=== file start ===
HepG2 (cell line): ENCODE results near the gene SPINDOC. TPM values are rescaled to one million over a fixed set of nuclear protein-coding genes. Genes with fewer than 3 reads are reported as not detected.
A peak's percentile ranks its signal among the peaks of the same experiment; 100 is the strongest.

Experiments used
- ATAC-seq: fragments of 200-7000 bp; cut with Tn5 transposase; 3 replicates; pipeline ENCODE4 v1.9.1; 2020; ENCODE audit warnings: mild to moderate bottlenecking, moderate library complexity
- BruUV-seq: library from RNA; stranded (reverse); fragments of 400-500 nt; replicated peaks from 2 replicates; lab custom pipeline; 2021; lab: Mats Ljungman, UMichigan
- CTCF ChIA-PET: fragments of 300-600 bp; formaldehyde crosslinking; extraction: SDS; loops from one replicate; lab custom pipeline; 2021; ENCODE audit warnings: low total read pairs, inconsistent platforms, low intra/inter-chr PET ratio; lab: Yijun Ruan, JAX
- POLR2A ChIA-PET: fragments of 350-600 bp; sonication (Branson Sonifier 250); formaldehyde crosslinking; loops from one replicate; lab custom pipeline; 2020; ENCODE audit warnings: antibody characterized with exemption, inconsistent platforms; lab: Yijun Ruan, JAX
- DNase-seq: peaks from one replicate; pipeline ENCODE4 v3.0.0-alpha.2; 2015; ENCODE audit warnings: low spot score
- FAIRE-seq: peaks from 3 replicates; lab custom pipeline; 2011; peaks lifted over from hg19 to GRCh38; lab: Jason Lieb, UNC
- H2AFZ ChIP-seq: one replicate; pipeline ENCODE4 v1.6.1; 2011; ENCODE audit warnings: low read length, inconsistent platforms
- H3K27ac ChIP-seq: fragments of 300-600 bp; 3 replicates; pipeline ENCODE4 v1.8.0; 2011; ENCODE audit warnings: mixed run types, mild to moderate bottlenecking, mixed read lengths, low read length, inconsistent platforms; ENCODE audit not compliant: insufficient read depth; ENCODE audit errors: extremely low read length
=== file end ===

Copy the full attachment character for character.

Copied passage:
HepG2 (cell line): ENCODE results near the gene SPINDOC. TPM values are rescaled to one million over a fixed set of nuclear protein-coding genes. Genes with fewer than 3 reads are reported as not detected.
A peak's percentile ranks its signal among the peaks of the same experiment; 100 is the strongest.

Experiments used
- ATAC-seq: fragments of 200-7000 bp; cut with Tn5 transposase; 3 replicates; pipeline ENCODE4 v1.9.1; 2020; ENCODE audit warnings: mild to moderate bottlenecking, moderate library complexity
- BruUV-seq: library from RNA; stranded (reverse); fragments of 400-500 nt; replicated peaks from 2 replicates; lab custom pipeline; 2021; lab: Mats Ljungman, UMichigan
- CTCF ChIA-PET: fragments of 300-600 bp; formaldehyde crosslinking; extraction: SDS; loops from one replicate; lab custom pipeline; 2021; ENCODE audit warnings: low total read pairs, inconsistent platforms, low intra/inter-chr PET ratio; lab: Yijun Ruan, JAX
- POLR2A ChIA-PET: fragments of 350-600 bp; sonication (Branson Sonifier 250); formaldehyde crosslinking; loops from one replicate; lab custom pipeline; 2020; ENCODE audit warnings: antibody characterized with exemption, inconsistent platforms; lab: Yijun Ruan, JAX
- DNase-seq: peaks from one replicate; pipeline ENCODE4 v3.0.0-alpha.2; 2015; ENCODE audit warnings: low spot score
- FAIRE-seq: peaks from 3 replicates; lab custom pipeline; 2011; peaks lifted over from hg19 to GRCh38; lab: Jason Lieb, UNC
- H2AFZ ChIP-seq: one replicate; pipeline ENCODE4 v1.6.1; 2011; ENCODE audit warnings: low read length, inconsistent platforms
- H3K27ac ChIP-seq: fragments of 300-600 bp; 3 replicates; pipeline ENCODE4 v1.8.0; 2011; ENCODE audit warnings: mixed run types, mild to moderate bottlenecking, mixed read lengths, low read length, inconsistent platforms; ENCODE audit not compliant: insufficient read depth; ENCODE audit errors: extremely low read length